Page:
Recent run-ins with the men and women in blue makes me sympathetic to those who defiantly proclaim “fuck the police”.
On the eve of Human Rights Day the Community of Mandela Rhodes Scholars in Gauteng was given an insider’s perspective of the “beacon of light” in a history of oppression and disregard for basic human rights of dignity, privacy, equality and freedom of movement and expression. The tour, conducted by a fellow Mandela Rhodes Scholar and current Constitutional Court clerk Chris McConnachie, highlighted the stark contrast between the inhuman and abhorrent Apartheid era police and judicial system, on Constitutional Hill, chillingly juxtaposed against a new, open, transparent and democratic post-apartheid order.
The central theme throughout the old fort and new court — power with the people, and not the decades of pervasive and unjustified power over the people — is promisingly reflected as one strolls through the various sections of the area. Justice under the trees and open, transparent and equal access to the law strikingly captured in the main chamber devoid of barriers between the public and the judges, the former symbolically seated higher than the judges signifying the ideal of law originating with the people.
Starry-eyed, idealistic and in awe of the principles of the New South Africa, my partner and I departed from Rosebank after 11pm, embarking on our long trek on the N1 towards Tshwane. Working in Midrand, the workings of the N1 is nothing new. I did, however, find the stationary traffic between Marlboro and Woodmead drive just into Sunday morning rather perplexing. Assuming there was an accident, I thought nothing of it.
Twenty minutes the roadblock came into view and having nothing to hide (or, as we thought, to fear) we proceeded through it. Steven, ethical scholar that he is, declared that he had a few drinks during the course of the evening and, initially hesitating, the officer asked that we pull over.
I’ve never had a problem with these roadblocks and deem them necessary in a country where drunk driving and fatal road accidents are appallingly common. There was also, from my point of view, no reason for non-compliance and being law abiding citizens we did just that.
The officer proceeded to explain the blood-alcohol content limit (0.04%) and that, if Steven as the driver exceeded the limit he would be arrested and only granted bail on Wednesday (four days later and in clear contravention of Article 35 1(d) of the Constitution).
A few minutes into the fiasco it became evident that the metro police officer was out to prove a point: he’s carrying the badge, he has the power, and he is in charge. I raised my eyebrows, but assumed the man knew what he was doing.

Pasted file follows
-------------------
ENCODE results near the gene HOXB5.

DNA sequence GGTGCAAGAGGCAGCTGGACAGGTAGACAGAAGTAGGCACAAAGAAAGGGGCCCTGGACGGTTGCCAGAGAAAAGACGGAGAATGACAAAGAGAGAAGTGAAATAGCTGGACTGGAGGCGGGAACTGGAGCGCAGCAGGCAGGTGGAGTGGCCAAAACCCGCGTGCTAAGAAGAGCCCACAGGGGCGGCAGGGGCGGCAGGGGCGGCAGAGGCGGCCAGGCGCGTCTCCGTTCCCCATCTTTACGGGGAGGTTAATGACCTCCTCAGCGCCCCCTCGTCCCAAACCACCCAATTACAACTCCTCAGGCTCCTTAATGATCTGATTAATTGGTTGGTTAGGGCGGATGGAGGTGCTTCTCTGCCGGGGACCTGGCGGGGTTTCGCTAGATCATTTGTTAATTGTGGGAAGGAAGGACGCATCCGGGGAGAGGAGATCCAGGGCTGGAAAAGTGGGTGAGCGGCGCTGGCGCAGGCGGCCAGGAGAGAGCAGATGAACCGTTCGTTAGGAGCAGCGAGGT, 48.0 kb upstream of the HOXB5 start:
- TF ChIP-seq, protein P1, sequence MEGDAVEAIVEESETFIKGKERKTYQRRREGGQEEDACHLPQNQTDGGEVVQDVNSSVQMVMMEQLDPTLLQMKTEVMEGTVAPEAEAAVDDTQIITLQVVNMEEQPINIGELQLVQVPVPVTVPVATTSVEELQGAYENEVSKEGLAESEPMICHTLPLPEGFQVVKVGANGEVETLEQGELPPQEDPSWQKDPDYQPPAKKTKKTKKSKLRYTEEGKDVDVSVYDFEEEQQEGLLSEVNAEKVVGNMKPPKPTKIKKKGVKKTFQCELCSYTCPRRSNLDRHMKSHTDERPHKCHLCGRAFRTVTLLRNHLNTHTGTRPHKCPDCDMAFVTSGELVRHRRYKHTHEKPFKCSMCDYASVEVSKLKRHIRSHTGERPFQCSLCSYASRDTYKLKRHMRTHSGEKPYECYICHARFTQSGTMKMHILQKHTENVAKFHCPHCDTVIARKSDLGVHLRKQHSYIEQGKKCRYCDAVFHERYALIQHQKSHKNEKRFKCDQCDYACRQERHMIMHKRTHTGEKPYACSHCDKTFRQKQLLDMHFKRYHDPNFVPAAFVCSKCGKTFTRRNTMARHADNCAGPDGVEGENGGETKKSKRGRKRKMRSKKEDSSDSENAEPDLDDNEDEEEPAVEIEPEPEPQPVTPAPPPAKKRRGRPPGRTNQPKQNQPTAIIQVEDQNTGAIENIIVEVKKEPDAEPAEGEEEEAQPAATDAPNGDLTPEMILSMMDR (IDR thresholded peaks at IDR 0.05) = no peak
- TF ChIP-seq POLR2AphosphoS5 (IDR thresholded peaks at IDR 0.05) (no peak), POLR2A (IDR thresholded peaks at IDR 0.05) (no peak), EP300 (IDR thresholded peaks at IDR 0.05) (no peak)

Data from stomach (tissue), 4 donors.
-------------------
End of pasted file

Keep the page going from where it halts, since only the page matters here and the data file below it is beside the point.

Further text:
The Dräger breathalyser was administered and the man proclaimed jubilant — almost ecstatically — that Steven’s blood alcohol tested 0,010% and the fact that this was over the 0,04 limit was incontestable. An involuntary fit of laughter would, under normal circumstances, be induced at the hilarity of the contention had it not been tragic and the situation not as severe.
Having been exposed to the intricate workings of decimal numbers in Grade 3, a polite and calm discussion with the presiding officer ensued. Ten, he claimed, was a greater number than four and he remained defiant, even drawing the decimal numbers 0,000, 0,010, 0,02, 0,03 and 0,04 on his hand as further incontestable proof.
Steven assumed that reason would win the man over and attempted to expose the man to a brief revision of the Grade 3 curriculum. The argument was going nowhere, both parties were getting visibly irritated and I requested a second opinion.
A female officer approached, the original officer then insisted that Steven tested 0.10, and the female officer administered the test again obtaining the exact 0.010 reading. The two, dazed and confused, attempted to work out whether this was indeed over the limit. Failing to come to a conclusion the original officer insisted that there would have been no issue had Steven merely apologised (for what I don’t know) and that I would be arrested for interruption. He failed to state whether this was for interruption of the peace or interruption of incompetence, and I wasn’t about to ask him to clarify.
In the end, whether due to the triumph of reason and rationality or the mind-numbing result of confusion, we were told to go — however, not before the female officer questioned us on our reasons for being in Johannesburg and why we were so far away from home – at least escaping arrest and detention for an unconstitutional 72 hours our only crime: being ethical law abiding citizens exercising their basic human rights.
In a liberal and constitutional democratic order in which the state and by implication police service possess a legitimate monopoly over the use of violence, incidents like these raise serious questions over the new found “intimidation before education” mantra of the men and women in blue. Our human rights day kicked off with a clear demonstration of why the Constitution and its limits on the use of state power is necessary and, sadly, far from the prevailing norm. Tragically this is not our first encounter with such thuggish brutish tactics.
Having previously questioned the desire to make the police a force to be reckoned with and feared — “goodbye liberty, hello police state” — I think I’ve changed my mind. I’m all for the militarisation of the police if it adequately reflects the quality and capacity of those tasked with serving and protecting the citizens of the Republic: brutish general incompetence and major mistake with a false superiority complex emanating from a badge and uniform.
In honour of our new police force fokofpolisiekar shall be the honourary band of choice this week. Long live Human Rights and the spirit and sacrifices of those gunned down at Sharpeville.